Anybody who’s spent much time watching film trailers (and now that you can find them on YouTube, I’ve become more addicted to trailer watching than I am to TV watching, though not quite as addicted as I am to video games) has doubtlessly noticed that in 90 percent of cases the trailer is better, often much better, than the movie it’s flacking. And in zero percent of cases is a movie ever better than its trailer; the best you can hope for is that it will be equally good. One reason for this, of course, is that the trailer is shorter than the film and the trailer editor has the luxury of selecting all the best scenes and leaving out the junk. Another reason is that trailer editors have gotten really good at exploiting the post-production mechanics of filmmaking — editing, fades, pacing, sound effects, music — to create a mini-movie with its own dramatic arc, from the slow rising action at the beginning to the larger-than-life climax to the final punchline button (often after the title of the film has been shown) that leaves the audience laughing.

But it had never occurred to me until I saw that term “trailer scenes” that some directors are putting scenes in movies not because they really belong there but because they’ll look so mindbogglingly good in the trailer. God, I must have been dense not to think of that.

In fact, this explains something I started noticing many months ago, which is that when I surf past a movie on cable that I found only mediocre in the theater, I’ll often find myself riveted by it in a way that I wasn’t when I watched the whole thing from the beginning. That’s because I’ve skipped over all the boring filler that was used to string the trailer scenes together and jumped into one of those moments that was intended all along to work better on its own than when weighed down by lousy exposition, improbable premises, weak dialog and padding designed to make the movie long enough to justify its ticket price. I’ve stumbled right into the middle of a trailer scene.

Indeed, I’m starting to suspect that some movies are nothing but trailer scenes strung together by hastily written bubble-gum scenes, a phrase I just invented because they resemble pieces of bubble gum that have been chewed so many times that they now have the adhesive property to hold the trailer scenes together while simultaneously being elastic enough to stretch to whatever length is required to keep the trailer scenes safely distant from one another. (Trailer scenes are expensive to make, so you need some long, cheap scenes to hold them together.)

A perfect example of this kind of movie is Prometheus, which I happened across last night while we were trying out the new cable box that our cable company sent us. I was sorely disappointed in Prometheus when I saw its theatrical release. Much of it was barely coherent. (The name Damon Lindelof in the writing credits should have been a tip-off, as any viewers of the later seasons of Lost should know.) Yet when I saw that immense horseshoe-shaped spaceship rise out of the mountain, crash land, and improbably roll over Charlize Theron (who, unlike Noomi Rapace, didn’t have the sense to run in a direction perpendicular to the line along which the spaceship was rolling), I couldn’t look away. No, it didn’t make any more sense than it had the first time I saw it, but now I didn’t have to sit through the monotonous, nonsensical setup. I could just enjoy the coolness of this…trailer scene.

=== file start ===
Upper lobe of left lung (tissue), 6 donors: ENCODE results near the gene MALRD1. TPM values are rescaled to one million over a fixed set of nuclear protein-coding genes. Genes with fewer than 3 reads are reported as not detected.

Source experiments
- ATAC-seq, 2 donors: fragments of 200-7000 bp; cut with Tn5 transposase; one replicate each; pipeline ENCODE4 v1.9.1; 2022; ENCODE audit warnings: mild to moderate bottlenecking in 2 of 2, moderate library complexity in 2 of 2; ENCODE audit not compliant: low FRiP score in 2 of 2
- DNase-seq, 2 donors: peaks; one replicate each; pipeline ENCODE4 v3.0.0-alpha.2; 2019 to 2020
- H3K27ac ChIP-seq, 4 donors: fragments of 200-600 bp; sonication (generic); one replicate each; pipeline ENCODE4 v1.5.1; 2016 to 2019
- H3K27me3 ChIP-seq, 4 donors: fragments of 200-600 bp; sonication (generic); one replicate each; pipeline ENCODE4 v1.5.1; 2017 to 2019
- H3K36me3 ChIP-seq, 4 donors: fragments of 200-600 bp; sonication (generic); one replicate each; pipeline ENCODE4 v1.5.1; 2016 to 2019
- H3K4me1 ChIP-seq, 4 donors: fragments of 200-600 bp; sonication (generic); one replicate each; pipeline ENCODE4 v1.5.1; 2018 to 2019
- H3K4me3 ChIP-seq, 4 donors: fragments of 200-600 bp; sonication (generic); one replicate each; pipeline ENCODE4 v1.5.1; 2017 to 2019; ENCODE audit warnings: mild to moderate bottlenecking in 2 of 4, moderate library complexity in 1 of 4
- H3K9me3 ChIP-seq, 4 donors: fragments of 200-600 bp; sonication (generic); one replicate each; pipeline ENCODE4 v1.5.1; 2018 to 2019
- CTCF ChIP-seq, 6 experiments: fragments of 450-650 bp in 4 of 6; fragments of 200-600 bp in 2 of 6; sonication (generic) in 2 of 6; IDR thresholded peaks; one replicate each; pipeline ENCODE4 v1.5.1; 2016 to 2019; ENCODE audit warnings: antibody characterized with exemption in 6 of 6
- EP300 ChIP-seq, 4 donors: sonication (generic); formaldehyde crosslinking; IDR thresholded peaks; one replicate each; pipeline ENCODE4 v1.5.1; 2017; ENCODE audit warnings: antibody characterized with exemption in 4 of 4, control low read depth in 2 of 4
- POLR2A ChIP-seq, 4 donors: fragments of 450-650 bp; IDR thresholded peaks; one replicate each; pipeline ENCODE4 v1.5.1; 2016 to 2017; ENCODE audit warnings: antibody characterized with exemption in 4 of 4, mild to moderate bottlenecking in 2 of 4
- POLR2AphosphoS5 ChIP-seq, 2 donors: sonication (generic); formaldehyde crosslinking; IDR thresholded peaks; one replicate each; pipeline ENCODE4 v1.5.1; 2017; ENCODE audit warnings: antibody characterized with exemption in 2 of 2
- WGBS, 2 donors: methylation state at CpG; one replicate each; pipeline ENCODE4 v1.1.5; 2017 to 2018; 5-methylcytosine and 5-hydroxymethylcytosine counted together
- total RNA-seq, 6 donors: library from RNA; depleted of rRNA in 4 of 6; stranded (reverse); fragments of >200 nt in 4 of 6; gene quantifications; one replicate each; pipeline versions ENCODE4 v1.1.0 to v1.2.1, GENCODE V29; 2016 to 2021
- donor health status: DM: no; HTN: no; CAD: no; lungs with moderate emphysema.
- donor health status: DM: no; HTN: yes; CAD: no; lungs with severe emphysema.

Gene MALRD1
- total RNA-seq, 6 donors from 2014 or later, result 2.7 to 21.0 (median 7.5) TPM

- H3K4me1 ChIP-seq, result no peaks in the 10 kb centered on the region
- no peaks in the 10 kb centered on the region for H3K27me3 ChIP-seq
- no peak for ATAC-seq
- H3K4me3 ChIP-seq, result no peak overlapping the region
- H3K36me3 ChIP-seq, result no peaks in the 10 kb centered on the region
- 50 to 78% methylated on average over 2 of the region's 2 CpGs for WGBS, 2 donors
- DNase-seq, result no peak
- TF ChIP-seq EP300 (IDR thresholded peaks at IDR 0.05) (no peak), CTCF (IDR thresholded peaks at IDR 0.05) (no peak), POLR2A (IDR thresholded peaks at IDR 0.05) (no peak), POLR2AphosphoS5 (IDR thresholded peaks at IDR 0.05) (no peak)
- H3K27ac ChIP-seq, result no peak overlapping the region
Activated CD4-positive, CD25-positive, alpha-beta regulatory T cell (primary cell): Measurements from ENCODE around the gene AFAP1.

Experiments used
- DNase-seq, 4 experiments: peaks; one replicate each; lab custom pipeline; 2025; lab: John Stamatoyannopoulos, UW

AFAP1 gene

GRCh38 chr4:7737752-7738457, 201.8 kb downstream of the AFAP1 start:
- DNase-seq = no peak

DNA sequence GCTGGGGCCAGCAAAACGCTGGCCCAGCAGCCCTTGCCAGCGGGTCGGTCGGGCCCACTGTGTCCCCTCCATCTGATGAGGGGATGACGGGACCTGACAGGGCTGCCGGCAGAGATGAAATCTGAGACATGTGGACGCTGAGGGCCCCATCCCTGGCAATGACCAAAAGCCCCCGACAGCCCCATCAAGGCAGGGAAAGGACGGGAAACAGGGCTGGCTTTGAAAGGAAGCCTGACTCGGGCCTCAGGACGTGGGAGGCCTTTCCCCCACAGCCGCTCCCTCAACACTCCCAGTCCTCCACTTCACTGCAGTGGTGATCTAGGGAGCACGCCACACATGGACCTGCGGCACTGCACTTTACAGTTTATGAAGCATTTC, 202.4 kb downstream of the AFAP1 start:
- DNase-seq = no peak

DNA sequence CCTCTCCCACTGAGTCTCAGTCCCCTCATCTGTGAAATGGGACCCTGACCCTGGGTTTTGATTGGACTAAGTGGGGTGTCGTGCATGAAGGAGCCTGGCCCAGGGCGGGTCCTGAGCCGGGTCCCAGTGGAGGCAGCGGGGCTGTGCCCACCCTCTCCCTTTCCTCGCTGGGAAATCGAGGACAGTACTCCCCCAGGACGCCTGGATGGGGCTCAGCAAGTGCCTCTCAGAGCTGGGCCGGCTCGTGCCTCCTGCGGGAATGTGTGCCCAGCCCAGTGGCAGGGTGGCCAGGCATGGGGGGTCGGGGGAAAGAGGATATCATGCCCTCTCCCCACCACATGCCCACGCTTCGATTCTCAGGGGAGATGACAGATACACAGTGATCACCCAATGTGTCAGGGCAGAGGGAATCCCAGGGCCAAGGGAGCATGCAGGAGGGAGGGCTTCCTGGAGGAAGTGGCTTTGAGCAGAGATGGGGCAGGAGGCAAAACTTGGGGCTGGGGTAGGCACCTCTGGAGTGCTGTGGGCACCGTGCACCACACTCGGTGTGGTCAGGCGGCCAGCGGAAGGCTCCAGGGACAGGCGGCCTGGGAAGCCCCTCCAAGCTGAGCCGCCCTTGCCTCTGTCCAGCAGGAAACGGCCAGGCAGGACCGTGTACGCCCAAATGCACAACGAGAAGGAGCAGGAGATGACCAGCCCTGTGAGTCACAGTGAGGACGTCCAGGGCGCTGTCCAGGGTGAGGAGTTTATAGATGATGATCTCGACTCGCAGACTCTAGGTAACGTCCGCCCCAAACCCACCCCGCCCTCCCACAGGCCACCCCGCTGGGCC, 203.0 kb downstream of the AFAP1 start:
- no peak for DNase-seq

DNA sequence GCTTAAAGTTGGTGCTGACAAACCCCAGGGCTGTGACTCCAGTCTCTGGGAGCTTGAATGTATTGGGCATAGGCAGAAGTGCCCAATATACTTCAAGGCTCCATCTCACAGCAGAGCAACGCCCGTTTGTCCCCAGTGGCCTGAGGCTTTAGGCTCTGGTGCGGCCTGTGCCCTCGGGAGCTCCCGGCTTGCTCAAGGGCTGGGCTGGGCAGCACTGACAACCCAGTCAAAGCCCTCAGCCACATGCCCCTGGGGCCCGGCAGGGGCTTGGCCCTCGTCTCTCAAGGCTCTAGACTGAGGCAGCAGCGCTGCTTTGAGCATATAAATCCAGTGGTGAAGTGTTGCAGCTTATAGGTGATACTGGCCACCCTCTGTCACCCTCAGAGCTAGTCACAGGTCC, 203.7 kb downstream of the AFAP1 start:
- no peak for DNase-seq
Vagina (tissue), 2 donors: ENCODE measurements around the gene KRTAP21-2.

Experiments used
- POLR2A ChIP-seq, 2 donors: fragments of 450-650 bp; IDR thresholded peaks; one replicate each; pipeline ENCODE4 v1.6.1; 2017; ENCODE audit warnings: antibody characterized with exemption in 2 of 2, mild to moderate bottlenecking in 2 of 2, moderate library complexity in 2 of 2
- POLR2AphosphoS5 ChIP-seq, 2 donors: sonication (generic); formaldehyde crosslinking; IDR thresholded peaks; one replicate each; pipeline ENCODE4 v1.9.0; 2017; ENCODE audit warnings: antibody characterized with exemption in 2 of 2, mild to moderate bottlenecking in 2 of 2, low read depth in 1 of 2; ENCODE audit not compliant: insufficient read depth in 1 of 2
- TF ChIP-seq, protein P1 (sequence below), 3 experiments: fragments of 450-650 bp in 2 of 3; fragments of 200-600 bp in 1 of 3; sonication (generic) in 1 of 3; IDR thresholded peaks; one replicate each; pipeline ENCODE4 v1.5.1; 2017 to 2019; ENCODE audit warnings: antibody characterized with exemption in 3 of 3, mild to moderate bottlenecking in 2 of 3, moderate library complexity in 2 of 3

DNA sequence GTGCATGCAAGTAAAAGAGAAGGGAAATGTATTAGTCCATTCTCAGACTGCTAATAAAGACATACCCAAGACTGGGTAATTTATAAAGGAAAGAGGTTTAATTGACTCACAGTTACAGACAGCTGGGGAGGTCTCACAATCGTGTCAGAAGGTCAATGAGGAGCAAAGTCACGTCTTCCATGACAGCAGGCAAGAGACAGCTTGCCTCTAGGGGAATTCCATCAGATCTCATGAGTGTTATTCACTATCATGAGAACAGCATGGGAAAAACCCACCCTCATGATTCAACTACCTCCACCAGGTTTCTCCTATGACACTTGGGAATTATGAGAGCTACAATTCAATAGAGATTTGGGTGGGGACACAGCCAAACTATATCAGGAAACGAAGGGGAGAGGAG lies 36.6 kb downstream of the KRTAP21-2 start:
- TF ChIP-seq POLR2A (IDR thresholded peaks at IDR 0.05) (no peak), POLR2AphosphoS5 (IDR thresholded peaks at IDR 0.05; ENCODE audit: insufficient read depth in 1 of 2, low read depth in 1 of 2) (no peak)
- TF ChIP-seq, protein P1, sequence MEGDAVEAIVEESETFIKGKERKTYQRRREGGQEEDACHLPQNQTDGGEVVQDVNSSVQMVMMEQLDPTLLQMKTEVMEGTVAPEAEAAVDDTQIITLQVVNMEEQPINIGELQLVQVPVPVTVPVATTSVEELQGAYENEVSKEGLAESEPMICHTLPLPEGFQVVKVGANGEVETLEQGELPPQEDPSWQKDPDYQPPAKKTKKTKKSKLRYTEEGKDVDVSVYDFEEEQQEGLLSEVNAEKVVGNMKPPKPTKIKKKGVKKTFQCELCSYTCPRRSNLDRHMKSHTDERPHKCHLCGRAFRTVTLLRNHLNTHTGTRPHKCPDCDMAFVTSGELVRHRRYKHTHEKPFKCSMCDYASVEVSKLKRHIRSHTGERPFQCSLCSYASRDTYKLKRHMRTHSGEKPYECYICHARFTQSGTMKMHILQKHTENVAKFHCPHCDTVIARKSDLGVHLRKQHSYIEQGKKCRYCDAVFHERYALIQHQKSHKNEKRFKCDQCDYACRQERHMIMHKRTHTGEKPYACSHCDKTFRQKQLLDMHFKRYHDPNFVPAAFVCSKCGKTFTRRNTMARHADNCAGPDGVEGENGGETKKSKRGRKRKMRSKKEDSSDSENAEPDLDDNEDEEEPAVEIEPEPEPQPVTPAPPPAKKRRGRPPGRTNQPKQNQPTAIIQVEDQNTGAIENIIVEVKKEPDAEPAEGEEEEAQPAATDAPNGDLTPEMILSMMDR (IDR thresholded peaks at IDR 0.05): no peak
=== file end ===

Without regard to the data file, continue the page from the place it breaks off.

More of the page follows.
I had the same feeling a few weeks ago when I surfed across The Dark Knight Rises. That’s a better film, but it’s still full of bloated bubble gum scenes and ominous, throbbing Hans Zimmer music. (Don’t get me wrong. I love the music Zimmer does for Nolan, but it gives a false sense of dramatic credibility to scenes that don’t really deserve it.) The Dark Knight Rises had seemed to go on forever in the theater, but watching chunks of it on cable was fun. I was making my own trailer while cable surfing, skipping to other channels when the slow scenes came on, skipping back to Dark Knight Rises to catch the neat stuff.

Some movies just aren’t meant to be watched whole. As much as I love Joss Whedon, The Avengers is one of them. It’s another movie that should be cable surfed, but only for the best scenes (which in this case aren’t the weirdly Michael Bay-ish action scenes — the movie’s real trailer scenes — but for the cute character interaction bits that come in between the trailer scenes, because that’s the sort of thing Whedon does best). Watching SHIELD headquarters rise out of the water and zoom away on helicopter blades — okay, that’s still pretty exciting. Whedon can do a great trailer scene when he puts his mind to it, which is why Marvel/Disney is having him do the next Avengers film too. I just wish he weren’t devoting so much of his talent to this sort of action movie lately (and I’m really looking forward to the Whedon-produced Agents of SHIELD on ABC this fall, where Whedon hands the showrunning duties over to his brother Jed and a couple of other writers), because TV shows and movies about interesting human beings and the relationships between them are still what he does best.

Not all movies that have great trailer scenes are bad movies. Occasionally you hit a truly inspired one. Inception, by the same director who gave us the bloated Dark Knight Rises (Christopher Nolan), was a dazzling Rubik’s cube of a film, a fascinating puzzle for the viewer that grows better through repeated viewings and that also happens to have a lot of great trailer scenes that actually are an integral part of the story. That’s a rare and amazing thing, yes, but it’s nice to know that it can actually happen.

Poster for Gravity

Gravity: Can’t live with it, can’t live without it.

Another movie with amazing trailer scenes that I think is going to pay off in the theater is Alfonso Cuarón’s upcoming Gravity. I say this not only because films like Children of Men have led me to trust Cuarón as a director, one who can both capture character moments and rise to stunning technical challenges, but because it’s already started getting excited notices from film festivals. Yes, it has some eye-popping trailer scenes, but I think they’re merely going to be the hook that draws the viewer into a movie that stands on its own merits, not just the merits of whatever would-be movie director edits its trailer scenes together.